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'Cemetery' is funny, with tenor of small towns

Death seems like a funny topic for a funny book, but that's part of what "A Funny Thing Happened on the Way to the Cemetery," by Margaret Olson Webster, aims at. It often hits the mark.

Death seems like a funny topic for a funny book, but that's part of what "A Funny Thing Happened on the Way to the Cemetery," by Margaret Olson Webster, aims at. It often hits the mark.

It's interesting to me that, for such an important place, I wouldn't have thought about how much of small town life funnels through it. It turns out, it's a robust, if a little unusual, vantage point on the world.

Webster writes from tiny Tamarack, not terribly far from where I grew up in Moose Lake. Three generations of her family, including Webster, have been associated with that town's Lakeside Cemetery, where the first records were kept in Finnish and the organization of the plots was pretty much encrypted, having to be puzzled out after years of confusion.

Webster writes that cemeteries are a place to hear voices, but not the kind you might expect: "After years of work on location and research I became accustomed to 'live ones' dropping by to ask about the work, or to make specific comments over specific graves," she writes.

And so she learned stories and history.

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The book is full of funny moments, like bizarre occurrences at funerals, alongside weird facts, like the land itself for Lakeside, which was donated after a property dispute and an "improperly" buried stillborn baby. People may be surprised to learn about ethnic rivalries in cemeteries.

And then there's something I have experience with -- cemeteries are bad places to dig. One summer when I was in college, I was doing landscaping. We were working on a cemetery plot out near Kettle River, and as I was digging back part of the topsoil, my shovel hit something solid -- a vault. As unnerved as that made me feel, I can only imagine how diggers at Lakeside felt digging in a poorly marked area of the cemetery and having things cave in. It's enough to give you the shivers.

And there's lots more. I don't want to give too many of the stories away.

As for graveside humor, there's plenty of it. Just like any other field, workers in cemeteries and funeral homes apparently have office banter, and Webster is kind enough to share it with us. Funeral directors joke about grave markers for "STRANGE MAN." Diggers play morbid pranks on other diggers.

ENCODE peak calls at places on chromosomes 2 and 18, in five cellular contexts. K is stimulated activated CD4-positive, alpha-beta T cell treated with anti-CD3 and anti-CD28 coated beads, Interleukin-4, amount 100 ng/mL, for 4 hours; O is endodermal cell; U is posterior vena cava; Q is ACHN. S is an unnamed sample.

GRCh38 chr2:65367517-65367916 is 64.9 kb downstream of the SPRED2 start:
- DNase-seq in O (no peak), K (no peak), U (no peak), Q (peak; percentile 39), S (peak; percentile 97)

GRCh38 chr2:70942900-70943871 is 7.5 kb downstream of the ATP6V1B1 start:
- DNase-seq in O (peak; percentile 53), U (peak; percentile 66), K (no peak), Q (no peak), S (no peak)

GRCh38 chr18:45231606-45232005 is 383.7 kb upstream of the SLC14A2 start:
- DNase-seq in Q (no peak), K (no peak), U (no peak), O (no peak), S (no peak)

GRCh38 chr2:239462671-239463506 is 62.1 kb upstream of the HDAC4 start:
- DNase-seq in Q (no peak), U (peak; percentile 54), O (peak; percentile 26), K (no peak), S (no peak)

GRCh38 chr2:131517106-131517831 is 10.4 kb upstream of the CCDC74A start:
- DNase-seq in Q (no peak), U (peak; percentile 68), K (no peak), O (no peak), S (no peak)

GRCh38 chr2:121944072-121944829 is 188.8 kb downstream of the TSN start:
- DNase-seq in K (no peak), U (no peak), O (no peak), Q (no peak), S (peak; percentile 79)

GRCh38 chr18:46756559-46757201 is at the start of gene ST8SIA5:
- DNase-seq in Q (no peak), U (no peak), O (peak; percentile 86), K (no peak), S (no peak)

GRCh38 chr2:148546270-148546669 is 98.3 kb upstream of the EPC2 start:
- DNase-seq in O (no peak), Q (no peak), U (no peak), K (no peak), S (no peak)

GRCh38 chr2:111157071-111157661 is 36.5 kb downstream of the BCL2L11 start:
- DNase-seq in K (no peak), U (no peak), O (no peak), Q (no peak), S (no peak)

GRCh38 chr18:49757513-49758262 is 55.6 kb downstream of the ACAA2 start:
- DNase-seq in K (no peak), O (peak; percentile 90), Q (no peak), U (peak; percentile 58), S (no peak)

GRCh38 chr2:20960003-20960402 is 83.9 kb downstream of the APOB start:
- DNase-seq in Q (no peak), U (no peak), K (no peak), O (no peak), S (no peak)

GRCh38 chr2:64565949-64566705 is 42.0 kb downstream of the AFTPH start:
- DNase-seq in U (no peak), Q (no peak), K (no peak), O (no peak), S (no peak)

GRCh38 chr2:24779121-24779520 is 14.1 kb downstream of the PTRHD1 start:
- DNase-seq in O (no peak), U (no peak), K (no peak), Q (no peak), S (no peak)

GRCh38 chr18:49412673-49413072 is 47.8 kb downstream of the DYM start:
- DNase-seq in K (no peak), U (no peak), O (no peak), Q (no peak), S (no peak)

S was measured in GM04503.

Other stories are sad or full of local lore. There's the story of a young man who was in the armed forces but decided not to go to war in 1943. Instead, he lived in the swamps, on the run, for 60 years.

You get lots of stories that touch on historic life in that part of the state -- particularly intriguing was the story of gathering ice on the lakes for iceboxes.

Webster also feels compelled to write about her philosophy of death in this book. One can't argue with her credentials. I didn't find this writing as interesting as the rest of the book, but your mileage may vary.

As for the writing itself, it's pretty good. The tone is something like you might expect to hear at a potluck in a small-town church basement -- tossing out anecdotes, more organized than the sort of free association you might hear there but with the same casual feel. The armchair philosophy mixes right in naturally. It felt like coming home for me.

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Sometimes Webster pulls off nice sentences like this: "I wonder what internal forces continually pull the cement corner markers down -- down, until they become lost in a heavy layer of sod." It's a nice touch to leave that hint of mystery there.

It's not always perfectly clean copy, but the mistakes are minor enough to mostly stay out of your way.

I have to say, though, that its size and structure might lead you to think it's a coffee table book, and it's not. It's as copy-laden as a regular trade paperback, and the artwork and design are nothing special. I don't know how that decision was made, and it's no big deal if you understand going in.

"A Funny Thing" is a nice, likable book.

Review

The book: "A Funny Thing Happened on the Way to the Cemetery," Bluepearl Books, 2002.

Author: Margaret Olson Webster

Cost: $30

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ISBN: 0-9722378-0-1

Recommendation: Webster tells the story of small town Minnesota life as seen from one of its most important places -- the cemetery. Sometimes funny, sometimes tragic, sometimes bizarre, it's quite a perspective.

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